“My travels with Breabach are great, they’re fantastic fun and I feel very fortunate to have visited some of the countries I have over the last few years. There are probably too many highlights to mention. There are a few surreal experiences: Playing on an open air stage in Aqaba at the tip of the Red sea (the back of the stage was actually on the waters edge!) and bringing in the New Year at the Woodford Folk festival this year in Australia, stand out. To meet and make friendships with people from other cultures all around the world is a real treat.
This brings us back to his album.
“I was probably about 15 when I first began messing about with a few tune ideas. At Benbecula, everyone was writing tunes and it just kind of grew from there. Some tunes you write hang around a bit and develop, others come to life when you’re with other musicians. For me, I find that if I write a tune worth keeping it will usually keep coming back to me at random moments. If I have to continually refer to recordings or notations of it then that isn’t a good sign.
Musicians, authors and artists alike take inspiration from their travels. The influence of another cultures’ music can work its charm on the auteur. So much of the greatest music in history has come from this cross-pollination; and while James loves the experience of travel, and the excitement it brings, he is quite adept at compartmenting his music.
“I don’t think I consciously set out to be influenced by music from other cultures however. I do however take great inspiration from people and landscapes from places all around the world and this does influence composition. I always try and write in a style that feels natural to the way I play and in that sense do feel rooted to my Highland musical culture. My flute playing, though, is slightly different. I do try and maintain a highland style on the flute, however I do listen to and pay close attention to what a lot of the Irish and Breton flute players are doing with their music. There are more and more fantastic Irish and Breton flute players appearing all the time and it’s a true pleasure listening to some of the top players. Listening to them is a good reminder that I have a lot to learn.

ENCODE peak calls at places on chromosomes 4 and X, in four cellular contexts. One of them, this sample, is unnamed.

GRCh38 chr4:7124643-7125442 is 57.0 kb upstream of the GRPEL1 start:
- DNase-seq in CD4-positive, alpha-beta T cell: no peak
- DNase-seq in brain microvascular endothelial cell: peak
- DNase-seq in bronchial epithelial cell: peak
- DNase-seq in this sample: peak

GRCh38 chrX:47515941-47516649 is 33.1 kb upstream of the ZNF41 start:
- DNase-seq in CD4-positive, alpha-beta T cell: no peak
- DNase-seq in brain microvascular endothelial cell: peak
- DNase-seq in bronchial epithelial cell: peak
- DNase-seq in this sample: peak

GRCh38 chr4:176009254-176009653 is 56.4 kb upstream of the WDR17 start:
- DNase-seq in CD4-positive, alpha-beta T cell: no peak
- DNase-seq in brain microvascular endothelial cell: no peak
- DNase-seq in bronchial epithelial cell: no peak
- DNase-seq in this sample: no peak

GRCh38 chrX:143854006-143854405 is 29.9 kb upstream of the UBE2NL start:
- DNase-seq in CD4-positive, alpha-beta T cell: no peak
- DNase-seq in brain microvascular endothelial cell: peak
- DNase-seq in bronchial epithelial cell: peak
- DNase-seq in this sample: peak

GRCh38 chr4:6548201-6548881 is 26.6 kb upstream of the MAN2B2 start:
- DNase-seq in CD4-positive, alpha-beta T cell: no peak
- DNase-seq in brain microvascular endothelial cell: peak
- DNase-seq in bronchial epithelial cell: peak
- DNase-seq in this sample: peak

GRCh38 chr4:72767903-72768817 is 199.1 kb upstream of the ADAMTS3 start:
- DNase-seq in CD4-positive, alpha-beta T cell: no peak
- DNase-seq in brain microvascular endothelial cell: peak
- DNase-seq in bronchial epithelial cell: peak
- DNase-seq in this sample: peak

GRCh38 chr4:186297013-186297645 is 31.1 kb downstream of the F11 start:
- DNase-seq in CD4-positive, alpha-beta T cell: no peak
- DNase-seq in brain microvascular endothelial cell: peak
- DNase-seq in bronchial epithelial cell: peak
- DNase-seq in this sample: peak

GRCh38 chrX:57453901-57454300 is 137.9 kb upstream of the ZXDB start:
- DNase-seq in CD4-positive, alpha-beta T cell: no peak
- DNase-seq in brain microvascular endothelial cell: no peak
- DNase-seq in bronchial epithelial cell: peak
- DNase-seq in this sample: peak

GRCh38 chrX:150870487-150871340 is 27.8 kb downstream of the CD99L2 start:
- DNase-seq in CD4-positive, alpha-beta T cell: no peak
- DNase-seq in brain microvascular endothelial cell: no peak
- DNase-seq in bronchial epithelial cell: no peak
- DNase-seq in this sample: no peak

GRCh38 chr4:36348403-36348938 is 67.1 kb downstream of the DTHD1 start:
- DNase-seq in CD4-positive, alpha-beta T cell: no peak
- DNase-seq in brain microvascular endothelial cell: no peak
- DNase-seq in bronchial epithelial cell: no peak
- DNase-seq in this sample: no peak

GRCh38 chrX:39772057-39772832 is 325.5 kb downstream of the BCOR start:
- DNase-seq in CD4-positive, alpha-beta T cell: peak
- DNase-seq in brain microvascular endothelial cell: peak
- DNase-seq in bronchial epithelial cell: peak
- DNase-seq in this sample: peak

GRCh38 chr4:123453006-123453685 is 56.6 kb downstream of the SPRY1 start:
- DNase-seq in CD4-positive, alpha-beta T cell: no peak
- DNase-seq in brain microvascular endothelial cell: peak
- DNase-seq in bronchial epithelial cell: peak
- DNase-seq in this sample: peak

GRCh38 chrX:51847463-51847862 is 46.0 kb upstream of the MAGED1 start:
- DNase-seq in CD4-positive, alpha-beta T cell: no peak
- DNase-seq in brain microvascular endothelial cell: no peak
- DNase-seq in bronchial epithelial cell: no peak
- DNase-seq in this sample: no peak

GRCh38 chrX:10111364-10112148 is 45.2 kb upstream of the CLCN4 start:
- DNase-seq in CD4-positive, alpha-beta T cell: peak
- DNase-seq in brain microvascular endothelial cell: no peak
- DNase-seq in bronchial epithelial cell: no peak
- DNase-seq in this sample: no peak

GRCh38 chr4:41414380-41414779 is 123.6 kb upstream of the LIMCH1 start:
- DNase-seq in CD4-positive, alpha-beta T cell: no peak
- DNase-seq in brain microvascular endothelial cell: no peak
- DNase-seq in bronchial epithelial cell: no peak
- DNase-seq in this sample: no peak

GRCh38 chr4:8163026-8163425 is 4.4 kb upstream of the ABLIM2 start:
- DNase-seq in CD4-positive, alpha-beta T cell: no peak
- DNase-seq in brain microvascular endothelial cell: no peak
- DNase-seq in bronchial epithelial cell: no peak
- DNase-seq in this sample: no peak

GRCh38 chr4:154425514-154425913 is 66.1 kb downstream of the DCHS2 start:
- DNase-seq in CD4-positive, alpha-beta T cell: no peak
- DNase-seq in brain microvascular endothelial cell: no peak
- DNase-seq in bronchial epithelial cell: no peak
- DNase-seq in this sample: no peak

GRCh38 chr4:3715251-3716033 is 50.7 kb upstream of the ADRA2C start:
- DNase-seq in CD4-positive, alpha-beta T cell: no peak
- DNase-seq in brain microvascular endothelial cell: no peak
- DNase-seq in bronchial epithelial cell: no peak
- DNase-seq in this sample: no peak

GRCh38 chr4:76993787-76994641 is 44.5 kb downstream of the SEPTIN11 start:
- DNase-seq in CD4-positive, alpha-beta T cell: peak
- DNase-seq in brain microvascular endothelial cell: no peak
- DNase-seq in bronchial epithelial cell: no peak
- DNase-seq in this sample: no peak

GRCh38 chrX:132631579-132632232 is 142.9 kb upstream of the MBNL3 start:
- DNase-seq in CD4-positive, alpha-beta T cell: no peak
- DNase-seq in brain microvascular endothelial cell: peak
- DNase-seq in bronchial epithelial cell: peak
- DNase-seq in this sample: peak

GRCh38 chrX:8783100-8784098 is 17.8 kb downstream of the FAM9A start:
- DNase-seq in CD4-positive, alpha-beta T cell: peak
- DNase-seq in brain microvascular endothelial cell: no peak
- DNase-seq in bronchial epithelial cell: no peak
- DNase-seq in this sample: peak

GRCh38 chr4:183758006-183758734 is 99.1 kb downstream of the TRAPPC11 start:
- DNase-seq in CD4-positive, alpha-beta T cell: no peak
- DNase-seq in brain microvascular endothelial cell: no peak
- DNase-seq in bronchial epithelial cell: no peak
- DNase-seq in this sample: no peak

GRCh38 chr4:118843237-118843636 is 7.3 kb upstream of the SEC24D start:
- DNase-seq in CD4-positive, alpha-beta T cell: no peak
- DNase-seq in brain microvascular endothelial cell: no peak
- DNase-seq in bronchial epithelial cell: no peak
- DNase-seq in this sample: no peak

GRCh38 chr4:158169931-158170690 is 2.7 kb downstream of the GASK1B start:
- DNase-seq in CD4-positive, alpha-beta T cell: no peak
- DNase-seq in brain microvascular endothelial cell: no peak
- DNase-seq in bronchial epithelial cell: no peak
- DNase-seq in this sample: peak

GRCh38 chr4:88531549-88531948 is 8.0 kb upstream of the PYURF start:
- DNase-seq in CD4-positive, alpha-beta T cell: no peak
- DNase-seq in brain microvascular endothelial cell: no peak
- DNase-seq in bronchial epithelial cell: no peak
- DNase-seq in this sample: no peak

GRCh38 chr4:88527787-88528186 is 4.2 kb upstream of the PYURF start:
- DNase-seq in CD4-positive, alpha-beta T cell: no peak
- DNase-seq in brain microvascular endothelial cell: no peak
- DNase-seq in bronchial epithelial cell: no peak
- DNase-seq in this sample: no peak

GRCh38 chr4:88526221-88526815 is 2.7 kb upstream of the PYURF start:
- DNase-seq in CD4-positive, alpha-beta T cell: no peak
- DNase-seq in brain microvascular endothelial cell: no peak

James’ self-titled solo album was met with wholesome praise, some reviewers expressing surprise that he is not better known. Although quietly spoken and modest, his musical confidence shines brightly and illuminates what the album was always going to be.
“When I put the album together, I really wanted a sense of Highland and Island style to come through. Some of the tunes I did try to write in that style, others came to the album and were molded to fit into that vein whether it was the playing style or the way the tunes were arranged. Smelling Fresh, the first track on the album, starts with one of my tunes Back to Glasgow and back to Back again. Some people have called it a march, others a hornpipe, some even a Strathspey – and to be totally honest, I’m not even sure what it is, or what it’s supposed to be. Alasdair White, who plays with The Battlefield Band, plays fiddle on the album. Alasdair’s fiddle really works well with the pipes on that track. Maybe because we both come from Lewis and have similar stylistic influences... Who knows?
When we looked more closely at that opening tune, we realised it could be written out in five bars per part. It might be considered unusual, but it seems to work.
As an album opener and as a statement, it gives something back both to Lewis and the musical clan that James Duncan Mackenzie grew from. It also sets up the listener for a cracking album full of both style and substance.
“I wanted the album to have the theme of Lewis piping running through it. While tunes from renowned Lewis composers Donald Macleod and Peter R. Macleod feature, I also wanted to include some tunes by other Lewis composers such as Donald Maclean, Calum Campbell and Anna Murray. I composed just over half the music on the album so I suppose that fits in with the Lewis theme too.
James and his band have a strong musical ethic. They were after a live feel to the album.
“We recorded the album pretty much ‘live’. Having the eye contact with each other in the studio was important, not just overdubbing the tune. We played so much as pals, that we needed that connection together to have the music work the way I wanted. It has that slight roughness that you get in a live performance.
A lot of what influences James is the integrity of the music of Lewis, whether it is the strength of tune writing of Donald MacLeod or the Ceilidh playing so strong in the Outer Hebrides. For such a young man, James Duncan Mackenzie is very well travelled. From the Outer Hebrides to Australia, South America to South Korea; James has a much-stamped passport and a well-worn pipe case.
The music of the Outer Hebrides has taken James Duncan Mackenzie to the far reaches of the globe. With this music at his core, whether he’s playing flute, bagpipe or whistle; the boy from Back goes from strength to strength. Whether the audience is Highland, Korean, Norwegian or Italian - they get to bask in the glow of a great musician whose work has only just begun.